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Mortgage Equity Withdrawal MEW What it is Why it Matters

Mortgage Equity Withdrawal (MEW): What it is, Why it Matters

Skylar Clarine is a fact-checker and expert in personal finance with experience in veterinary technology and film studies.

What Is a Mortgage Equity Withdrawal (MEW)?

A mortgage equity withdrawal (MEW) is the removal of equity from a home through a loan against its market value. This reduces the real value of the property.

Key Takeaways

  • A mortgage equity withdrawal (MEW) refers to any loan that allows homeowners to access the cash value of their home.
  • Home equity loans, second mortgages, and home equity lines of credit (HELOCs) are examples of MEWs.
  • The value of home equity tends to rise with increasing home prices.

Understanding Mortgage Equity Withdrawals (MEWs)

Mortgage equity withdrawals are common during economic booms and rising home prices. If the value of a property increases in line with the withdrawals, the real value of the home remains constant. However, issues arise when home prices fall below the outstanding liabilities, creating a negative real value of the property to the owner, as seen in the 2007-2009 financial crisis.

For example, if someone has a $95,000 mortgage balance on a home with a market value of $140,000, they may be eligible for an MEW of up to $45,000, which is the market value minus the mortgage balance, resulting in $45,000 in equity. If they obtain an MEW of $10,000, their equity reduces from $45,000 to $35,000.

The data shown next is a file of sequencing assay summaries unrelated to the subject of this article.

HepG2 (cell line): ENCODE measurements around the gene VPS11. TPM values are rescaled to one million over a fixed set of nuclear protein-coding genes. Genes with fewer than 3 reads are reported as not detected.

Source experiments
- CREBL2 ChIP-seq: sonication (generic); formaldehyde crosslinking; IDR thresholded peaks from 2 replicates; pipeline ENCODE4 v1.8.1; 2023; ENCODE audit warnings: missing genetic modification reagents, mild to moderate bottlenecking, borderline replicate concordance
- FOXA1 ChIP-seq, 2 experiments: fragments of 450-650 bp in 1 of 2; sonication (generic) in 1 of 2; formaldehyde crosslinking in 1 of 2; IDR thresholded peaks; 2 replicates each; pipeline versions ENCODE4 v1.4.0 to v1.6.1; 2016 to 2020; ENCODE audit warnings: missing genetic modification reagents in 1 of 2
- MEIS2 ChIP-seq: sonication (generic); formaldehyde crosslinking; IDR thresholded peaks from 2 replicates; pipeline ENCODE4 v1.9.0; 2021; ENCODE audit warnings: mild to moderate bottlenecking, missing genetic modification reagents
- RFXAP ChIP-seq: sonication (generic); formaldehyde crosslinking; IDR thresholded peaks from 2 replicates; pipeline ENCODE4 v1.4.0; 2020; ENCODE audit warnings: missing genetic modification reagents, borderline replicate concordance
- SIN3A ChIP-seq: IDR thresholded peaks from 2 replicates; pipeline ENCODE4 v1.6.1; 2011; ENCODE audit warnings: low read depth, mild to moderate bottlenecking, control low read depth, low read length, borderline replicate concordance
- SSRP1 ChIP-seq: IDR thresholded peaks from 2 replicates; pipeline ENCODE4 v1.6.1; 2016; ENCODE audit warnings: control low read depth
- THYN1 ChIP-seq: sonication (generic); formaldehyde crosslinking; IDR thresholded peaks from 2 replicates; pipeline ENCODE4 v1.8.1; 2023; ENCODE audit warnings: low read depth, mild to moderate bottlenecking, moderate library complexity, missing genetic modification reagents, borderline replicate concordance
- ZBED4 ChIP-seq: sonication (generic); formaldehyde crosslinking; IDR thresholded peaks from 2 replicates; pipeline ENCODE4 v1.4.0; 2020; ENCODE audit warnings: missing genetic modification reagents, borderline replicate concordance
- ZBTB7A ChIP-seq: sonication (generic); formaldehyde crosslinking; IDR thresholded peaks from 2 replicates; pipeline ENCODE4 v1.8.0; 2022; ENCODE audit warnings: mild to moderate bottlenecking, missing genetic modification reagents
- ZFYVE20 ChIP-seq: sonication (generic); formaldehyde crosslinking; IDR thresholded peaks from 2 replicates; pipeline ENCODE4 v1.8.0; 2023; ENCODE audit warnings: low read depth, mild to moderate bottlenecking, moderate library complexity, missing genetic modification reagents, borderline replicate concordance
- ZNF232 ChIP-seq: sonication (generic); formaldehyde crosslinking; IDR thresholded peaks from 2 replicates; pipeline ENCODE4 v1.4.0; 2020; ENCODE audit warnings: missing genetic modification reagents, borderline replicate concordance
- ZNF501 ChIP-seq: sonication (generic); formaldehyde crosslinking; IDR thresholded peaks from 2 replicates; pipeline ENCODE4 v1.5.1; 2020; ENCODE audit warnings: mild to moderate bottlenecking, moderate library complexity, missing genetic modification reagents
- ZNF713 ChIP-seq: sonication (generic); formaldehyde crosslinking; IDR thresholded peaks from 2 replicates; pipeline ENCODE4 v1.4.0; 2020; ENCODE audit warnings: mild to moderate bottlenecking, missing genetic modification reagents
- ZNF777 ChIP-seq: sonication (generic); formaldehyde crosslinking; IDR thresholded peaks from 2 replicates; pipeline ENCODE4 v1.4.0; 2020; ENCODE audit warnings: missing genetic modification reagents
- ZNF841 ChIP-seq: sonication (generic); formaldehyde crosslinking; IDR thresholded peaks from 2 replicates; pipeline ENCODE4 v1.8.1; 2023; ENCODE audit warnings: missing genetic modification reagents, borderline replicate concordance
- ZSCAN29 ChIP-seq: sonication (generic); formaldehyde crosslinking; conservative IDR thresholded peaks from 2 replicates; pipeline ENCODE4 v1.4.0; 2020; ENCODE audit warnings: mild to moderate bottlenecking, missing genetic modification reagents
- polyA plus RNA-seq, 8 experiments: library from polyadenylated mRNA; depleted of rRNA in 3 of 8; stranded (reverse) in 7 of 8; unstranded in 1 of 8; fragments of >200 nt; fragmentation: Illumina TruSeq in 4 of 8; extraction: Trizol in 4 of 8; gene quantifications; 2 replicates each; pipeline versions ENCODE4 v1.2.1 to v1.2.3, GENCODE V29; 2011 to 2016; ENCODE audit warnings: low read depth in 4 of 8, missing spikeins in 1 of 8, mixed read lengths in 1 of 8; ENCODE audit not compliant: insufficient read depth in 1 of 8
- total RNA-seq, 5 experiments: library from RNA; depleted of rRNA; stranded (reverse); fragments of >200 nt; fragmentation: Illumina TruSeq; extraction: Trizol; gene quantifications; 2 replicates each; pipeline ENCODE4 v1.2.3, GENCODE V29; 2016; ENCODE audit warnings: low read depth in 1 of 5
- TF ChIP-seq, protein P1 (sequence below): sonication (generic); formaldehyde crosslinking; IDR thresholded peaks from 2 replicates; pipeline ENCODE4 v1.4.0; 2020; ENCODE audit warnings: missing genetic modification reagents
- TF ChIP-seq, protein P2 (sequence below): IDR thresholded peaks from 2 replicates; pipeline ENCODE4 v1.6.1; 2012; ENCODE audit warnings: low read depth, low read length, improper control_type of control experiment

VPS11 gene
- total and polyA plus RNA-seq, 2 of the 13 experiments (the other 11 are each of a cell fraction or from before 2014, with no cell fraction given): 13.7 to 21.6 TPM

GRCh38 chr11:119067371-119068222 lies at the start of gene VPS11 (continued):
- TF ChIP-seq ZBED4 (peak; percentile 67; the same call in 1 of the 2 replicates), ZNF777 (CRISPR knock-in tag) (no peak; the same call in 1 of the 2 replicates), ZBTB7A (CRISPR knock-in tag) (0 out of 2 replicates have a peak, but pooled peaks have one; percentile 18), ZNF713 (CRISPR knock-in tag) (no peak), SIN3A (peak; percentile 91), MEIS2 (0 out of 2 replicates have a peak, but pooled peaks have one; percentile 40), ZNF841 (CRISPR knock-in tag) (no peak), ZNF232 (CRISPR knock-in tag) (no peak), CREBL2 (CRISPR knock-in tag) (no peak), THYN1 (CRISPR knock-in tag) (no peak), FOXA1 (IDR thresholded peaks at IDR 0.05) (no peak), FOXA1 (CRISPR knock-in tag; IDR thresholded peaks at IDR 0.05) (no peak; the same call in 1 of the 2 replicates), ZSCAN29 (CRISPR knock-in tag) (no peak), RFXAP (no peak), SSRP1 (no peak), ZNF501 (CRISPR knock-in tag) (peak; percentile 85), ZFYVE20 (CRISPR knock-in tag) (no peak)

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Why Mortgage Equity Withdrawal Matters

Mortgage equity withdrawals use the value of a mortgaged property as collateral. When a property has positive equity, it can be used as collateral for a new MEW.

Borrowing against home equity in the form of an MEW allows homeowners to access cash from what is typically considered an illiquid asset. However, MEWs come with risk, as the mortgaged property’s value could decline after equity is withdrawn. This could result in the mortgage balance exceeding the property’s market value.

Home Equity

Home equity is the value of a homeowner’s interest in their property, which fluctuates over time with mortgage payments and market forces. It can be obtained through a down payment or increased through property value appreciation.

Home equity loans (also known as second mortgages) and home equity lines of credit (HELOCs) are common ways to tap into home equity.

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